For those interested in the everyday life of Russian peasants in a general sense throughout Russia, this book is a great start. Worobec presents a good amount of information in regards to the changes undertaken post-emancipation. These included, of course the emancipation of the serfs (who accounted for about 90% of the Russian population at the time), a small trickling of peasants to urban centers, and marriages moving away from being solely arranged and letting in some aspects of choice on behalf of the future bride and groom. But the reader will mainly notice the continuity of tradition throughout almost all aspects of peasant life. While peasants might no longer have been considered 'serfs' they still had to pay for the land they tilled, they still answered to the head of the household and the commune assembly controlled the majority of the activities throughout the estate.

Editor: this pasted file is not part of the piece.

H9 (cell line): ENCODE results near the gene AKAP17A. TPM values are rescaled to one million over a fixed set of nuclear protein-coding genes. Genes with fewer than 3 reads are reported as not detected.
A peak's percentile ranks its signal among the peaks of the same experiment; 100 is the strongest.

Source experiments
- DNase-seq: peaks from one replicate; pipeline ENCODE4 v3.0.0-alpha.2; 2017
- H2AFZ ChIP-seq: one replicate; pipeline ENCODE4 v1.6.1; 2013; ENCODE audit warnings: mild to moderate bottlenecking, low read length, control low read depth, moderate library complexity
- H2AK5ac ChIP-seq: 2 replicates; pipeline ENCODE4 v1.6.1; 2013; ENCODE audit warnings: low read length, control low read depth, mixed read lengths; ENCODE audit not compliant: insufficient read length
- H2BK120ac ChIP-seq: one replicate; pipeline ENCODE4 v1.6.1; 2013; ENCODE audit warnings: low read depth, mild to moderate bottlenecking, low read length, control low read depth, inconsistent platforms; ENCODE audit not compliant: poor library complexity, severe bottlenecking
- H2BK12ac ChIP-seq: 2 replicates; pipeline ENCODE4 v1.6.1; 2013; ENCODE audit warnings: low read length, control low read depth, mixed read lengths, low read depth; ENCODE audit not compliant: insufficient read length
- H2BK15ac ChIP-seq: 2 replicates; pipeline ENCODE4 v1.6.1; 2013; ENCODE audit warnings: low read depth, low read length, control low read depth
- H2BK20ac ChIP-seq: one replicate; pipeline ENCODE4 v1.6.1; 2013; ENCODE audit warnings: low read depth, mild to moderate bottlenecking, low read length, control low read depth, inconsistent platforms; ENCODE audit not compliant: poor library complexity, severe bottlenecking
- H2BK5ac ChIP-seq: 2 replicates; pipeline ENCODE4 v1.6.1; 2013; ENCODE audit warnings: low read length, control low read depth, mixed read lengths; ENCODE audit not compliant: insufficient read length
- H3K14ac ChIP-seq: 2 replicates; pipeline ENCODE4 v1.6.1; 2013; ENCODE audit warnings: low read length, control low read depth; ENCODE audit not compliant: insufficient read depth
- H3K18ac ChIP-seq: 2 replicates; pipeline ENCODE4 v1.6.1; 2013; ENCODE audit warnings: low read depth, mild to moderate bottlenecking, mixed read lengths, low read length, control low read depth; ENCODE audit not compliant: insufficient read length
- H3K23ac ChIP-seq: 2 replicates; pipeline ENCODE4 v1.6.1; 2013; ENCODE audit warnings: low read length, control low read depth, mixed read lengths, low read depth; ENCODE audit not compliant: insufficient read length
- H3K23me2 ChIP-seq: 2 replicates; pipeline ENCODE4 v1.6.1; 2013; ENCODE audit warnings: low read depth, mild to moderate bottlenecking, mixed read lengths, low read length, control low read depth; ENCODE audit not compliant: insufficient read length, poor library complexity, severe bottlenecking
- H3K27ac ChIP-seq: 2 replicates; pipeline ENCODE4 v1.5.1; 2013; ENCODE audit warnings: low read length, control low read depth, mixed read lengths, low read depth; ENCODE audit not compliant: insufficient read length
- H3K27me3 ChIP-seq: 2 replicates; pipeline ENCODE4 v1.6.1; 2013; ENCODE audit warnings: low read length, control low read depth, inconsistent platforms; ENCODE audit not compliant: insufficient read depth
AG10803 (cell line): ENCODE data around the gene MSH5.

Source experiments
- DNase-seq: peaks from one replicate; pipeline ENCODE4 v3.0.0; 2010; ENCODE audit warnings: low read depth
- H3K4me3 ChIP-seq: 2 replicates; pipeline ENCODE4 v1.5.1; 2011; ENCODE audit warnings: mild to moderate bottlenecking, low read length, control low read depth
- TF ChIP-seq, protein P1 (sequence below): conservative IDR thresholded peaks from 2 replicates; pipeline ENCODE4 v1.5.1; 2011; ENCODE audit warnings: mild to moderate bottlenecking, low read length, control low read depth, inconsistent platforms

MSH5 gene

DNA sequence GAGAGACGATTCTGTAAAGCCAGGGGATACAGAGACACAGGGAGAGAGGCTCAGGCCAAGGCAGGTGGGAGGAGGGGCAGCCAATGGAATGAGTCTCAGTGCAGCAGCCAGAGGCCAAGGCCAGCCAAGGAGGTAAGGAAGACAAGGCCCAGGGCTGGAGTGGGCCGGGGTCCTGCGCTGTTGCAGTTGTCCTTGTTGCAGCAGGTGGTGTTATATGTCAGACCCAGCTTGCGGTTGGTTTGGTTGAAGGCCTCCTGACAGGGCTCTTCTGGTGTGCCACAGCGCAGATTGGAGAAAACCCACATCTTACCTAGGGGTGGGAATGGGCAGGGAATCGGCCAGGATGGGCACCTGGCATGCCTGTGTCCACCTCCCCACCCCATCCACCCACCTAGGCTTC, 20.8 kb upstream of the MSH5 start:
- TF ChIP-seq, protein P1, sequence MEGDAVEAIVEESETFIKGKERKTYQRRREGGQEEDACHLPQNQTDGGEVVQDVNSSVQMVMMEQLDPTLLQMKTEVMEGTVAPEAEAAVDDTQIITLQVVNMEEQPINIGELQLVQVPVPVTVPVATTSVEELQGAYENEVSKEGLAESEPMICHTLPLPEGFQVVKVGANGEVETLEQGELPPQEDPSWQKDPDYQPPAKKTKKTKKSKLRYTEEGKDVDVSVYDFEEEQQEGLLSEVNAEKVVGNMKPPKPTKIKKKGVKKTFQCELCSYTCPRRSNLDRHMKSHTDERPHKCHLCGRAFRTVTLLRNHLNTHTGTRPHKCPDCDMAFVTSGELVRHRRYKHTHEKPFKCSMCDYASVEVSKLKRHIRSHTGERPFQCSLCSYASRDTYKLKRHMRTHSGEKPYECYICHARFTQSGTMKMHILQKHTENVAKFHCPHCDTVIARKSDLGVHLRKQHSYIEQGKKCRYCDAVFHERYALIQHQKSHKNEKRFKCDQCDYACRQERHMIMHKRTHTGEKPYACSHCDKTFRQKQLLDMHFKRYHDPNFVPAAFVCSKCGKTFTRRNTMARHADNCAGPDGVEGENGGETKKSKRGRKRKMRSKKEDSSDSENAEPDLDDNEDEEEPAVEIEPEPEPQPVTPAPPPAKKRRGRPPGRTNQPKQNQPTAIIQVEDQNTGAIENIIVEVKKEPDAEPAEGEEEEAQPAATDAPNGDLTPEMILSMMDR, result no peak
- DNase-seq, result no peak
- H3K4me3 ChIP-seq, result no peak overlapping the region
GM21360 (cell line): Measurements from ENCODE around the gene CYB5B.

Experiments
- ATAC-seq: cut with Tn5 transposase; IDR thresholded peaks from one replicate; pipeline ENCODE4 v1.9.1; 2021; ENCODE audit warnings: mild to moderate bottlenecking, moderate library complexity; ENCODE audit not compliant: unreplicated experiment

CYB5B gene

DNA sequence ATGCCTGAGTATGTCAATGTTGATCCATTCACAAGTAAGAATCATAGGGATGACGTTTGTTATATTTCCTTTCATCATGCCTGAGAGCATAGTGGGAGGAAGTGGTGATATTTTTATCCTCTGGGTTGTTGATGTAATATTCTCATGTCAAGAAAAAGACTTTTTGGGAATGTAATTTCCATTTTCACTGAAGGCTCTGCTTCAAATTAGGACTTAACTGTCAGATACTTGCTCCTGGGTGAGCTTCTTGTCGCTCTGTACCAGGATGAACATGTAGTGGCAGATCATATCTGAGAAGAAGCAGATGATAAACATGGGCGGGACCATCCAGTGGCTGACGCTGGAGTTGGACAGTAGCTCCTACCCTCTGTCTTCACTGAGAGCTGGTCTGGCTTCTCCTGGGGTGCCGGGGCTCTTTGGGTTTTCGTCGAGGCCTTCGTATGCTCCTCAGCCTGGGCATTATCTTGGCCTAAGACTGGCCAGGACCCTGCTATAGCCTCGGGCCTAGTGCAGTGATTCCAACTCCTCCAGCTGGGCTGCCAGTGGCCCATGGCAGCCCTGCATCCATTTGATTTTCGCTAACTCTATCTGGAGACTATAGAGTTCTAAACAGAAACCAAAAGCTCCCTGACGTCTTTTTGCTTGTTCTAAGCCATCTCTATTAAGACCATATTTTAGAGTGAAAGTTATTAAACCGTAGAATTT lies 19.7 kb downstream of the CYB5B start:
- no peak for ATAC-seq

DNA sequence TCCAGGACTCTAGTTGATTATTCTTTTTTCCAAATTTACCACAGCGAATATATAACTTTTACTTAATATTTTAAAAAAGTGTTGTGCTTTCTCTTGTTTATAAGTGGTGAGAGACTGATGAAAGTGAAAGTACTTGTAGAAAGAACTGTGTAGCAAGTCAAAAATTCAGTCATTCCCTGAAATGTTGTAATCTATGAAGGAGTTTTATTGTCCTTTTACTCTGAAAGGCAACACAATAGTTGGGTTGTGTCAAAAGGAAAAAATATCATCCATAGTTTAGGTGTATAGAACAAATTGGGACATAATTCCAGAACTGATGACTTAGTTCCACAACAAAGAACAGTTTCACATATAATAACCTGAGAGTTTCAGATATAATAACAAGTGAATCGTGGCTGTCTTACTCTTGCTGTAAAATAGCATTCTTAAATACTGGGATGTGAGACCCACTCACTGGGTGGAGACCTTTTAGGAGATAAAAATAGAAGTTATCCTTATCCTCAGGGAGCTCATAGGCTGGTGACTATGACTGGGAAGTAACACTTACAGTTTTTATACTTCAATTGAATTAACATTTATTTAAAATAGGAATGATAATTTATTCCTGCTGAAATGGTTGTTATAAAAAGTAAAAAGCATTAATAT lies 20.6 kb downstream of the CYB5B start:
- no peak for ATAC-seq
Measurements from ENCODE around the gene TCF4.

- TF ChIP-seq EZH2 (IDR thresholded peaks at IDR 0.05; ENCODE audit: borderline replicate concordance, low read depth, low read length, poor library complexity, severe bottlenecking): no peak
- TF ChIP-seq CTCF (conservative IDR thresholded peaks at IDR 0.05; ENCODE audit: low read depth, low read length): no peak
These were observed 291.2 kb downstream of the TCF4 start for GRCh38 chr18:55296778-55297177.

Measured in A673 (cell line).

Bailiff's (those looking after estates for the land owners) mainly let the serfs take care of themselves and their problems, they might interfere in case of a catastrophe when the peasants needed monetary loans, but for the most part the serfs settled their own problems. For example, to get rid of those considered troublesome within the commune, the assembly might choose to send them for conscription into the army (although this became less of a threat after the 25 year conscription was reduced to 6). In the end a good description of peasant life before the revolution in Russia.